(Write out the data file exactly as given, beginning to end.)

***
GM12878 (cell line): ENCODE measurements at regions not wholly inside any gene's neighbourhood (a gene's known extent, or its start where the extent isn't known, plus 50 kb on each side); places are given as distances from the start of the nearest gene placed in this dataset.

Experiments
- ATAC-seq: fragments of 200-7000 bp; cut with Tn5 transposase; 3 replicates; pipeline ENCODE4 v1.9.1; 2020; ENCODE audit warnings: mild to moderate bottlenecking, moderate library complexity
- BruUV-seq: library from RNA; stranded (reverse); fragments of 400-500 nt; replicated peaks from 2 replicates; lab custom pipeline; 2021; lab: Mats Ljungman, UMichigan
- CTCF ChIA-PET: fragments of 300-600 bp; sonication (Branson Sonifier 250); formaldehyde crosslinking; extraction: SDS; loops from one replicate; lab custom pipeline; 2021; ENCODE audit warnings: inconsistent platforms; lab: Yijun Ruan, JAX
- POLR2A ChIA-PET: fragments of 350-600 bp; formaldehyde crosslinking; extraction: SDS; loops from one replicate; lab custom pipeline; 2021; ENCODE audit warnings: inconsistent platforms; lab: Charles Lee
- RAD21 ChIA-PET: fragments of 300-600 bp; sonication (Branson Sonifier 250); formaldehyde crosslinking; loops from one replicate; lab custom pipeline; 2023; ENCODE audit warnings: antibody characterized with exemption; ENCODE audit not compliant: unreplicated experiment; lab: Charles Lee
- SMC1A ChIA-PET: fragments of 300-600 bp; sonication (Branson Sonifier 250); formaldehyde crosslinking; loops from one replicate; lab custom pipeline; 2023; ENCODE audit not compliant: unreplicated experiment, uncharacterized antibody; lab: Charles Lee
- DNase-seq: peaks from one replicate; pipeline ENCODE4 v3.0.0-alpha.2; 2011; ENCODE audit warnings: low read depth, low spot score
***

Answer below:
GM12878 (cell line): ENCODE measurements at regions not wholly inside any gene's neighbourhood (a gene's known extent, or its start where the extent isn't known, plus 50 kb on each side); places are given as distances from the start of the nearest gene placed in this dataset.

Experiments
- ATAC-seq: fragments of 200-7000 bp; cut with Tn5 transposase; 3 replicates; pipeline ENCODE4 v1.9.1; 2020; ENCODE audit warnings: mild to moderate bottlenecking, moderate library complexity
- BruUV-seq: library from RNA; stranded (reverse); fragments of 400-500 nt; replicated peaks from 2 replicates; lab custom pipeline; 2021; lab: Mats Ljungman, UMichigan
- CTCF ChIA-PET: fragments of 300-600 bp; sonication (Branson Sonifier 250); formaldehyde crosslinking; extraction: SDS; loops from one replicate; lab custom pipeline; 2021; ENCODE audit warnings: inconsistent platforms; lab: Yijun Ruan, JAX
- POLR2A ChIA-PET: fragments of 350-600 bp; formaldehyde crosslinking; extraction: SDS; loops from one replicate; lab custom pipeline; 2021; ENCODE audit warnings: inconsistent platforms; lab: Charles Lee
- RAD21 ChIA-PET: fragments of 300-600 bp; sonication (Branson Sonifier 250); formaldehyde crosslinking; loops from one replicate; lab custom pipeline; 2023; ENCODE audit warnings: antibody characterized with exemption; ENCODE audit not compliant: unreplicated experiment; lab: Charles Lee
- SMC1A ChIA-PET: fragments of 300-600 bp; sonication (Branson Sonifier 250); formaldehyde crosslinking; loops from one replicate; lab custom pipeline; 2023; ENCODE audit not compliant: unreplicated experiment, uncharacterized antibody; lab: Charles Lee
- DNase-seq: peaks from one replicate; pipeline ENCODE4 v3.0.0-alpha.2; 2011; ENCODE audit warnings: low read depth, low spot score